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You are here -> HOME - RETROVILLE - 1948 - In the News -Alger Hiss
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Welcome to Retroville! It's 1948!
Alger Hiss was born in 1904 in Baltimore, Maryland. Despite the suicide of his father, death of a sister and a brother, and numerous other personal set-backs, Hiss graduated from Johns Hopkins University and went on to attend Harvard Law School.

Hiss was hired as Clerk to Supreme Court Justice Oliver Wendell Holmes. After working for a NY firm, and then for a Washington DC lawfirm, Hiss was brought into the "new deal" administration of Franklin Roosevelt and went to work for the Agricultural Adjustment Administration.

Alger Hiss
By July 1934, Hiss had distinguished himself in the new administration and received an appointment as counsel to the Nye Committee of the US Senate. The group, charged with investigating profiteering in the munitions industry, certainly didn't earn Hiss any "brownie" points with the munitions industry leaders.

It was during his period with the Nye Committee that Hiss encountered a part-time writer named George Crosley. Years later, Hiss would learn that Crosley was actually a pseudonym for Whittaker Chambers.

In August 1935, Hiss joined the Justice Department as the special assistant to the Solicitor General. Hiss worked on the government briefs in defense of his former employer, the Agricultural Adjustment Administration. The existence of the AAA was being challenged on Constitutional grounds, and Hiss worked hard to help the agency maintain its place within the federal government.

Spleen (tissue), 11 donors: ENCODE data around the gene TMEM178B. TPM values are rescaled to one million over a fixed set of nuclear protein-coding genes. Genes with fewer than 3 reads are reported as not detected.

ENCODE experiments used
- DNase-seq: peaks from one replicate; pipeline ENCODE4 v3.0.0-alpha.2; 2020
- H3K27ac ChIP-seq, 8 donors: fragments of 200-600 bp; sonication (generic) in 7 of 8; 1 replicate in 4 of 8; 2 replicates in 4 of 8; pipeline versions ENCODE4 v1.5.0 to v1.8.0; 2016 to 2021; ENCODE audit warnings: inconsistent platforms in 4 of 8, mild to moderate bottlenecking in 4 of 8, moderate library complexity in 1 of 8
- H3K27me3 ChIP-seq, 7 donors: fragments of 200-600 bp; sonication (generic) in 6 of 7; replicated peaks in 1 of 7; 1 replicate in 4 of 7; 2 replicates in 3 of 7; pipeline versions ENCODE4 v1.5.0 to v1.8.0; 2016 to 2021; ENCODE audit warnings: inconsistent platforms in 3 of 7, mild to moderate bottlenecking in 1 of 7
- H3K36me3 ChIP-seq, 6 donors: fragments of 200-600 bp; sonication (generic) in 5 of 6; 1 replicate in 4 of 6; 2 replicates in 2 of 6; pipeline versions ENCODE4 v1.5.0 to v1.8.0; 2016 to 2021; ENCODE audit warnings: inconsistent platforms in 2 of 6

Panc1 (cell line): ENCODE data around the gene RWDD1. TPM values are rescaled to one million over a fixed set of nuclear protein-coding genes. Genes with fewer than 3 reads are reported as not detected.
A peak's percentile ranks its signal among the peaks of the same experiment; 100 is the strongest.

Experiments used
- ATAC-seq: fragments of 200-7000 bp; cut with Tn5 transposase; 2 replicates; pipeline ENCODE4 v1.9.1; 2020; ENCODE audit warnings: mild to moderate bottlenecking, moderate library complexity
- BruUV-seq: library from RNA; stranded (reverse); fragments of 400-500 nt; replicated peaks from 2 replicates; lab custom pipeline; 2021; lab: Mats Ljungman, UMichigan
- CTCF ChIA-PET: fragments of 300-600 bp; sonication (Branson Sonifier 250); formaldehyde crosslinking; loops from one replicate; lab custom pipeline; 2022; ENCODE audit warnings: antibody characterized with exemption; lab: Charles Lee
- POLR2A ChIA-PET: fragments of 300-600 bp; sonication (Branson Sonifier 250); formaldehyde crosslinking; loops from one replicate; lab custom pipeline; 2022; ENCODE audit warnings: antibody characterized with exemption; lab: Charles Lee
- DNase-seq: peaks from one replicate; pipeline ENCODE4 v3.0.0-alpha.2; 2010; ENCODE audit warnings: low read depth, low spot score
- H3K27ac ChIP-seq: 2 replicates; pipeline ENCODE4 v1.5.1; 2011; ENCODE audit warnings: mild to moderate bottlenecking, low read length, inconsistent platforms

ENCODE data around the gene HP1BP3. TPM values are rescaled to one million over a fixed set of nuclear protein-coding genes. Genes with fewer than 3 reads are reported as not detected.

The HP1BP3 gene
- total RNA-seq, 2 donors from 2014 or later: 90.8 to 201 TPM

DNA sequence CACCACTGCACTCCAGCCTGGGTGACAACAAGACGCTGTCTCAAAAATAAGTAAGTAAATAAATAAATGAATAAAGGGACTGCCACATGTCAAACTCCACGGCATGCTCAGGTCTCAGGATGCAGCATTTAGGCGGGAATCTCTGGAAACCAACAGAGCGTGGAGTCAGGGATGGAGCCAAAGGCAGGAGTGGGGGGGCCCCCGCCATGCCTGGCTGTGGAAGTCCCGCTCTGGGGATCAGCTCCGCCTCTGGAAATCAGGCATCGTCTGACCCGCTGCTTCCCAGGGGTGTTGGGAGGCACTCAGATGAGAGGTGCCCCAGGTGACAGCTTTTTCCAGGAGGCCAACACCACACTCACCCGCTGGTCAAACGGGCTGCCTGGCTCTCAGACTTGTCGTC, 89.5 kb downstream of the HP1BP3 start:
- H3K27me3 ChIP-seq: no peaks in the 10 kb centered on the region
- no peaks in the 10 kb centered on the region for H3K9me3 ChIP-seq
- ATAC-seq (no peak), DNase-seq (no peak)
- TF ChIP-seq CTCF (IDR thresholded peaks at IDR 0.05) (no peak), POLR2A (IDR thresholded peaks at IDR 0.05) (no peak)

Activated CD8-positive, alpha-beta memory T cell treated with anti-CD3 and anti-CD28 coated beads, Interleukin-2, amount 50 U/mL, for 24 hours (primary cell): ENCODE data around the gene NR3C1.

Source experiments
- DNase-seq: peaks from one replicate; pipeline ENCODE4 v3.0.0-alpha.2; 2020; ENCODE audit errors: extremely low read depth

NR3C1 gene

In September 1936, Hiss was invited by Secretary of State Sayre to join the State Department's Trade Agreements division as Sayre's assistant. Hiss accepted the position.

Hiss continued to move up through the ranks of the State Department, working in various positions. Of course, his lateral and upward mobility within a government agency is no different than every other highly-educated, dedicated employee in any other federal agency or corporate environment. This manuevering would come back to haunt him later though as detractors saw his federal "social climbing" to be a cover for his positioning to do covert communist work.

Hiss helped to organize the Dumbarton Oaks Conference during which the foundations for the United Nation were sketched out. He also participated with Roosevelt at the Yalta Conference. By the age of 40, Hiss was chosen as Secretary General of the San Francisco Conference responsible for drafting the charter for the United Nations.

Unfortunately, as Hiss was experiencing a meteoric rise through government service, Crosley (actually Chambers) was making allegations directly and through third parties against Hiss. Claiming that Hiss was a communist, Chamber's stories finally got the attention of a young Congressman, Richard M. Nixon.

By August 1948, Crosley (Chambers) appeared before the House Committee on UnAmerican Activities. He claimed that although he left the communist party in 1937 and that his group did not participate in espionage, Hiss was a member of the party when he left and was probably still a member. His implication was that Hiss was not just a member of the party, but was engaged in passing State Department secrets to the communists.

Hiss appeared before the committee and denied all allegations made by Chambers. Hiss insisted that he be able to confront his accuser face-to-face. Hiss, still unaware that Crosley was actually Chambers, denied knowing anybody named Whittaker Chambers.